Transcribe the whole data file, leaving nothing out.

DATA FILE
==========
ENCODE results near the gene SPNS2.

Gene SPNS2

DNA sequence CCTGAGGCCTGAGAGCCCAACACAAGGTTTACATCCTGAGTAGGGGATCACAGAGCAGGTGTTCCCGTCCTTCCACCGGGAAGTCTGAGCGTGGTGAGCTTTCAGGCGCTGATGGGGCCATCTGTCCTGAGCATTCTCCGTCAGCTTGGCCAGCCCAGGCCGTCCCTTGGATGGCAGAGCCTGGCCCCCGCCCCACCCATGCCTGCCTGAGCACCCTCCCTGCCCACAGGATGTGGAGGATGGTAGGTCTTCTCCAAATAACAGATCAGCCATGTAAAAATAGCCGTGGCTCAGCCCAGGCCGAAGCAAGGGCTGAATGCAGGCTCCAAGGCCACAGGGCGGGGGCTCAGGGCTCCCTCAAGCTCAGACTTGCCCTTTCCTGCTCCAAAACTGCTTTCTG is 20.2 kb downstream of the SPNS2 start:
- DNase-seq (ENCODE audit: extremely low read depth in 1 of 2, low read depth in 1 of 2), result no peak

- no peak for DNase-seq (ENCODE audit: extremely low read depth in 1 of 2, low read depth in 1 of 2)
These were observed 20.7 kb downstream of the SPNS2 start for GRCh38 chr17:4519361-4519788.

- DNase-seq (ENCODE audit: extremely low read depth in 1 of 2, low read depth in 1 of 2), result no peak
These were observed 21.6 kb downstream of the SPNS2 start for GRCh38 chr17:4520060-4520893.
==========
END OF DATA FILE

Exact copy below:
ENCODE results near the gene SPNS2.

Gene SPNS2

DNA sequence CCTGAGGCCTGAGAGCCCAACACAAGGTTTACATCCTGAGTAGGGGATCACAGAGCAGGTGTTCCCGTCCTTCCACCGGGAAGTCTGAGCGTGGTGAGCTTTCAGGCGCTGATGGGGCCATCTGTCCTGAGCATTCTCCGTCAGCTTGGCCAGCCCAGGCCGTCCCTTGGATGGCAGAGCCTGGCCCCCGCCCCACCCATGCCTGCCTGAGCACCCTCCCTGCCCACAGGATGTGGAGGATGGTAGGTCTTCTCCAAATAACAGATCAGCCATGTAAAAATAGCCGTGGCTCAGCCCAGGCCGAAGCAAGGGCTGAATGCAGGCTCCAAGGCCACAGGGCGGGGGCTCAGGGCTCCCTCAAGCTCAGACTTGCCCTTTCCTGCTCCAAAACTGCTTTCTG is 20.2 kb downstream of the SPNS2 start:
- DNase-seq (ENCODE audit: extremely low read depth in 1 of 2, low read depth in 1 of 2), result no peak

- no peak for DNase-seq (ENCODE audit: extremely low read depth in 1 of 2, low read depth in 1 of 2)
These were observed 20.7 kb downstream of the SPNS2 start for GRCh38 chr17:4519361-4519788.

- DNase-seq (ENCODE audit: extremely low read depth in 1 of 2, low read depth in 1 of 2), result no peak
These were observed 21.6 kb downstream of the SPNS2 start for GRCh38 chr17:4520060-4520893.